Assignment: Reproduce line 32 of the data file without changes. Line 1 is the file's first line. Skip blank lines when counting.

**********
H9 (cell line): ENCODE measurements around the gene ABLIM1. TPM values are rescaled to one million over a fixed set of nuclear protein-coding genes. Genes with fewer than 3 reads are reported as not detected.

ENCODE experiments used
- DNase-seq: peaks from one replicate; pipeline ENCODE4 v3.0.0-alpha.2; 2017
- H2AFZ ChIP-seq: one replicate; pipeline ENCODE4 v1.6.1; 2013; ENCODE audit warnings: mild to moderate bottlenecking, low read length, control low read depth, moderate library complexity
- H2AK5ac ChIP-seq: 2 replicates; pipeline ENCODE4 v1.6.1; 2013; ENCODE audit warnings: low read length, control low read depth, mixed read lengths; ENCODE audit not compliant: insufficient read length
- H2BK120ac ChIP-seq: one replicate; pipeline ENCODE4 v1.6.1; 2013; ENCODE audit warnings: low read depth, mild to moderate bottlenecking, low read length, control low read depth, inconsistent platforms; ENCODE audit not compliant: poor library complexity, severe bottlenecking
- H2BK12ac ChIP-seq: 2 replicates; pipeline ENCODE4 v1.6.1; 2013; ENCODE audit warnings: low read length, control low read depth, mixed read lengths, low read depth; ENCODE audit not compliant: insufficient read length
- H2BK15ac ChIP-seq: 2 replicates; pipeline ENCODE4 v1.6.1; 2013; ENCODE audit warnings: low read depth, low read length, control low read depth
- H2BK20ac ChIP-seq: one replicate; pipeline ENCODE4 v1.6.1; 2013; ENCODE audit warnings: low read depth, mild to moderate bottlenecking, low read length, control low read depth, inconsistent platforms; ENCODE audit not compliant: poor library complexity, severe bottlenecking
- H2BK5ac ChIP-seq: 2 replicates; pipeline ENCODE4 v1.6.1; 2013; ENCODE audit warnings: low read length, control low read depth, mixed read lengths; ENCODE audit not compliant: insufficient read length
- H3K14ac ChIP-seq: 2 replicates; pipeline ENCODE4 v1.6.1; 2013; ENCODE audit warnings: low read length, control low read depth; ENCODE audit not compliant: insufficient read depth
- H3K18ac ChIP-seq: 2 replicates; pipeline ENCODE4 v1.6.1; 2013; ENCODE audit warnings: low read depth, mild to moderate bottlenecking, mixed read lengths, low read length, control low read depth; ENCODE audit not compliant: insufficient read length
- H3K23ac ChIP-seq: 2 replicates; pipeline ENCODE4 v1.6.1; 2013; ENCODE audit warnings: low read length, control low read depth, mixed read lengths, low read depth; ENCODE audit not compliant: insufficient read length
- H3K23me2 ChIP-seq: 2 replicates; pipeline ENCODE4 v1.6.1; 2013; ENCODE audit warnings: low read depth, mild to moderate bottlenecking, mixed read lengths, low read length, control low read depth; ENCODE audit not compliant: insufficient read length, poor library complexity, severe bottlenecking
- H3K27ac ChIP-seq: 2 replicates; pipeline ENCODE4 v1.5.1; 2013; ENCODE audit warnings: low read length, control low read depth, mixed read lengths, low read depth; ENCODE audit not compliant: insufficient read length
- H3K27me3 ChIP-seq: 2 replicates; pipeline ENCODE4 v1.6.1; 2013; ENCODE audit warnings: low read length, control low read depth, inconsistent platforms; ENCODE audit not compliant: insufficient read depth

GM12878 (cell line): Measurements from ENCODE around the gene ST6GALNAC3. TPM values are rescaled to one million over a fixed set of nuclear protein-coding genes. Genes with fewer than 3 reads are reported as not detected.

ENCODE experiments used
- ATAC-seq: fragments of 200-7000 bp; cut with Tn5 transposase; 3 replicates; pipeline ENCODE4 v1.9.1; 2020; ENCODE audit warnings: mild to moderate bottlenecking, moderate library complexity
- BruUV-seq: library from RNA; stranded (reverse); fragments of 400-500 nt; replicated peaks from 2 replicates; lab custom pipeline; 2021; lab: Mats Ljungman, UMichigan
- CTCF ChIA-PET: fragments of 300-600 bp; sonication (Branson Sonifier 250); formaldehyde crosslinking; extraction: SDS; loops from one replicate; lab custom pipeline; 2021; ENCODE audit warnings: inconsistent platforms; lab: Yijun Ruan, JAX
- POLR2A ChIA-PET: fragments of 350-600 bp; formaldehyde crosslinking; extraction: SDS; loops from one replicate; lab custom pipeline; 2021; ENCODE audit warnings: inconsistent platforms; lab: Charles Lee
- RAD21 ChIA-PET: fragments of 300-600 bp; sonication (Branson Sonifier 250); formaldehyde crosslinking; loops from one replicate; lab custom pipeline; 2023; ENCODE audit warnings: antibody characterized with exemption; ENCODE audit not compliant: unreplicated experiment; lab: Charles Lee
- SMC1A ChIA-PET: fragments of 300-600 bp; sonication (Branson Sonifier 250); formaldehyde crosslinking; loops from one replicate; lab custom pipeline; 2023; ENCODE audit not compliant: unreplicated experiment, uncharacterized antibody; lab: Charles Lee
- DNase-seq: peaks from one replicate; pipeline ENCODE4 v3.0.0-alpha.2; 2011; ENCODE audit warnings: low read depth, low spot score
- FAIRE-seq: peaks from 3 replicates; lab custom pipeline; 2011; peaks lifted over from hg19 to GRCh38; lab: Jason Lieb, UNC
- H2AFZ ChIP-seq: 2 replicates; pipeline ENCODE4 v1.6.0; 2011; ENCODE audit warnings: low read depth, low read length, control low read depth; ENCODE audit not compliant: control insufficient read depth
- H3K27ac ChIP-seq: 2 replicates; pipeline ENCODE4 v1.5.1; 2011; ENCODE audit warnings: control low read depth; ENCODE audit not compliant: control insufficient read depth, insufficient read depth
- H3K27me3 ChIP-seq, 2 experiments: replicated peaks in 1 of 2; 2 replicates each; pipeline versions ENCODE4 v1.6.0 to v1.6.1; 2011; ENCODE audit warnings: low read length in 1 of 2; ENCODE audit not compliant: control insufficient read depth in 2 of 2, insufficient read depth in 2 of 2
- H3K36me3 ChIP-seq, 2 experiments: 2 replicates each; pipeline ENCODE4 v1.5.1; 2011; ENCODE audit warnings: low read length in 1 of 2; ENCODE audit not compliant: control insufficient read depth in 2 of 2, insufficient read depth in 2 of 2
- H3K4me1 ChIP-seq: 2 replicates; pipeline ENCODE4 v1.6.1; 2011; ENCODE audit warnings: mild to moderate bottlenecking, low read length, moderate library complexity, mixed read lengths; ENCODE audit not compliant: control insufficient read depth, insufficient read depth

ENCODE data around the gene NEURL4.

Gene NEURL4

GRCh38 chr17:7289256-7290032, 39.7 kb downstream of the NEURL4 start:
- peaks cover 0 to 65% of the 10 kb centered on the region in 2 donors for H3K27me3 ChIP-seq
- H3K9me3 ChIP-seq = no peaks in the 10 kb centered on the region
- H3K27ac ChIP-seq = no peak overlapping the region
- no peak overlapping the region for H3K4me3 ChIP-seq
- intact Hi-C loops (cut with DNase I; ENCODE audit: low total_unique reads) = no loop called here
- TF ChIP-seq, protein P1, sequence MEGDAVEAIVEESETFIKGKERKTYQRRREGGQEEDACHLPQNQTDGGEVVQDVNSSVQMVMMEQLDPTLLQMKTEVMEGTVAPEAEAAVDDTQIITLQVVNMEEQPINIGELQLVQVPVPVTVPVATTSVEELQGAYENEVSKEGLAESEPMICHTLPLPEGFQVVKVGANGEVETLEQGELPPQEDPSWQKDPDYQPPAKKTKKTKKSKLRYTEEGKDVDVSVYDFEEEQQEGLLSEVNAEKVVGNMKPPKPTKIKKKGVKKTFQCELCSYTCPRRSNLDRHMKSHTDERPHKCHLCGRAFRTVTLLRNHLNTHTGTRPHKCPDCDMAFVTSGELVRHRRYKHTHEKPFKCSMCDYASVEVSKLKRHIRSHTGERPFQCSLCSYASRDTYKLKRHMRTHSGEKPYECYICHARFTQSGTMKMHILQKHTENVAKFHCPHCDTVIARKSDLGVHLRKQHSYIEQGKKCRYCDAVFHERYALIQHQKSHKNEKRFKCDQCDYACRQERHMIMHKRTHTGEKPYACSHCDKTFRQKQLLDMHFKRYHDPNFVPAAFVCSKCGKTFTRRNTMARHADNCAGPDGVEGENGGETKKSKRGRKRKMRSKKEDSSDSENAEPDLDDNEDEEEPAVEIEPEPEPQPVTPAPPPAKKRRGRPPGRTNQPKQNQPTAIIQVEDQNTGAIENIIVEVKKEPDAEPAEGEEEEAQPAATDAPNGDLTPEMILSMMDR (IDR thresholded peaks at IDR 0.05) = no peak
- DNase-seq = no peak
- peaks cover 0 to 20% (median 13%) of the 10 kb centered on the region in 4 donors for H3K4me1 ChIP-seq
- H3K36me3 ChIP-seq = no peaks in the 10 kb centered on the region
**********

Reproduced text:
ENCODE data around the gene NEURL4.